We often discuss eminent domain and inverse condemnation actions on this blog, but there is another way the government might take private party. Regularly taking is distinct from these other actions, but ultimately, it has the same results as an eminent domain action.
Regulatory taking refers to the process in which a government regulation places extensive limits on the use of private property. When the regulation is such that it results in loss of economic use of the land and/or makes private property public property, then a property owner may have grounds to file a legal claim seeking compensation.
Often, regulatory taking cases can arise when the government passes or enforces laws regarding zoning, environmental conservation or scenic preservation. Regulations might restrict building near coastlines or restrict an owner from building a commercial entity on residential property.
These actions might restrict a person’s use of his or her property and result in a taking that may or may not warrant compensation.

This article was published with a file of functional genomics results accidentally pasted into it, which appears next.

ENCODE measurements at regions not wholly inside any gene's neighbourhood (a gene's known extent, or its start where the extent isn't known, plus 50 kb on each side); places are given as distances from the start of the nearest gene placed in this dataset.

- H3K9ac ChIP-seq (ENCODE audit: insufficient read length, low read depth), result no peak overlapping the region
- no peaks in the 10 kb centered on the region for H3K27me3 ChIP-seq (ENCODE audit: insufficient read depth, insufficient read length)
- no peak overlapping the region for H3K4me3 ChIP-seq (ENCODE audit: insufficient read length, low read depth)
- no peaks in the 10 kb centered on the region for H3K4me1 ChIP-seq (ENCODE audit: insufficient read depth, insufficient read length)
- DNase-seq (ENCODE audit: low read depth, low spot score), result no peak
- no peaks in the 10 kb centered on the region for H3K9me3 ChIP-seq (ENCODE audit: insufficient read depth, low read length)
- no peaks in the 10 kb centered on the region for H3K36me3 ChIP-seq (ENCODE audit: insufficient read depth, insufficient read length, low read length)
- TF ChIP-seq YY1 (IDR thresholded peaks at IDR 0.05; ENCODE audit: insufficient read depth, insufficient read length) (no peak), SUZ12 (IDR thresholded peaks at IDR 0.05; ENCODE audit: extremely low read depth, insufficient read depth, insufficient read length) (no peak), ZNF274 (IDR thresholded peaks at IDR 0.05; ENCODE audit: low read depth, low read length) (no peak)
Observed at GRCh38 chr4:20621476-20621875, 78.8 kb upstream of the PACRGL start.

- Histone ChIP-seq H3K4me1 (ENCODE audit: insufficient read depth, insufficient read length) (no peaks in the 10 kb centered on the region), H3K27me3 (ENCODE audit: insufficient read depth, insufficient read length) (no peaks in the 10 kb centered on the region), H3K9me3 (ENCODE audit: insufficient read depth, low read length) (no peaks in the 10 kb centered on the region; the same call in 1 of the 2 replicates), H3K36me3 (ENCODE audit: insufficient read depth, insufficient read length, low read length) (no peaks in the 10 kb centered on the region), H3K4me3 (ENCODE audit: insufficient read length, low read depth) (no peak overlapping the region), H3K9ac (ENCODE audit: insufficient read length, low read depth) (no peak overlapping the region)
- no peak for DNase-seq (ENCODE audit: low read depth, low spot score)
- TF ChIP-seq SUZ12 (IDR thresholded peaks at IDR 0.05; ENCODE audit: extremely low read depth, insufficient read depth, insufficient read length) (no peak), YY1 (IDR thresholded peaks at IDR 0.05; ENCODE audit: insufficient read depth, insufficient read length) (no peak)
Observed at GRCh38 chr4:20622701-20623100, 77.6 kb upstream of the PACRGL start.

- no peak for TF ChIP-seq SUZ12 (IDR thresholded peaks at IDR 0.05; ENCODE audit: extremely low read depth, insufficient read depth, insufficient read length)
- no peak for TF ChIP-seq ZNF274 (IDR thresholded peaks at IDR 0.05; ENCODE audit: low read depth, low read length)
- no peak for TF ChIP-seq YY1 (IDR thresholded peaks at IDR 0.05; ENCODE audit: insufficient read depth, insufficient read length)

Regulatory takings cases are very complicated, and individual property owners generally do not know what rights they have and whether the government must compensate them from the taking of property. Disputes can arise regarding property ownership, the taking of the property and whether the taking should result in payment of just compensation.
Any situation involving the taking of private property for public use has the potential to be incredibly complex. And considering the fact that the federal, state or local government is on the other side of the issue, individual property owners typically find it extremely frustrating and intimidating to get the answers they deserve.
If you are a private property owner with questions about governmental taking of your property, then it can be wise to consult an attorney experienced in this specific area of law. With legal guidance and support, you can fight for a fair outcome.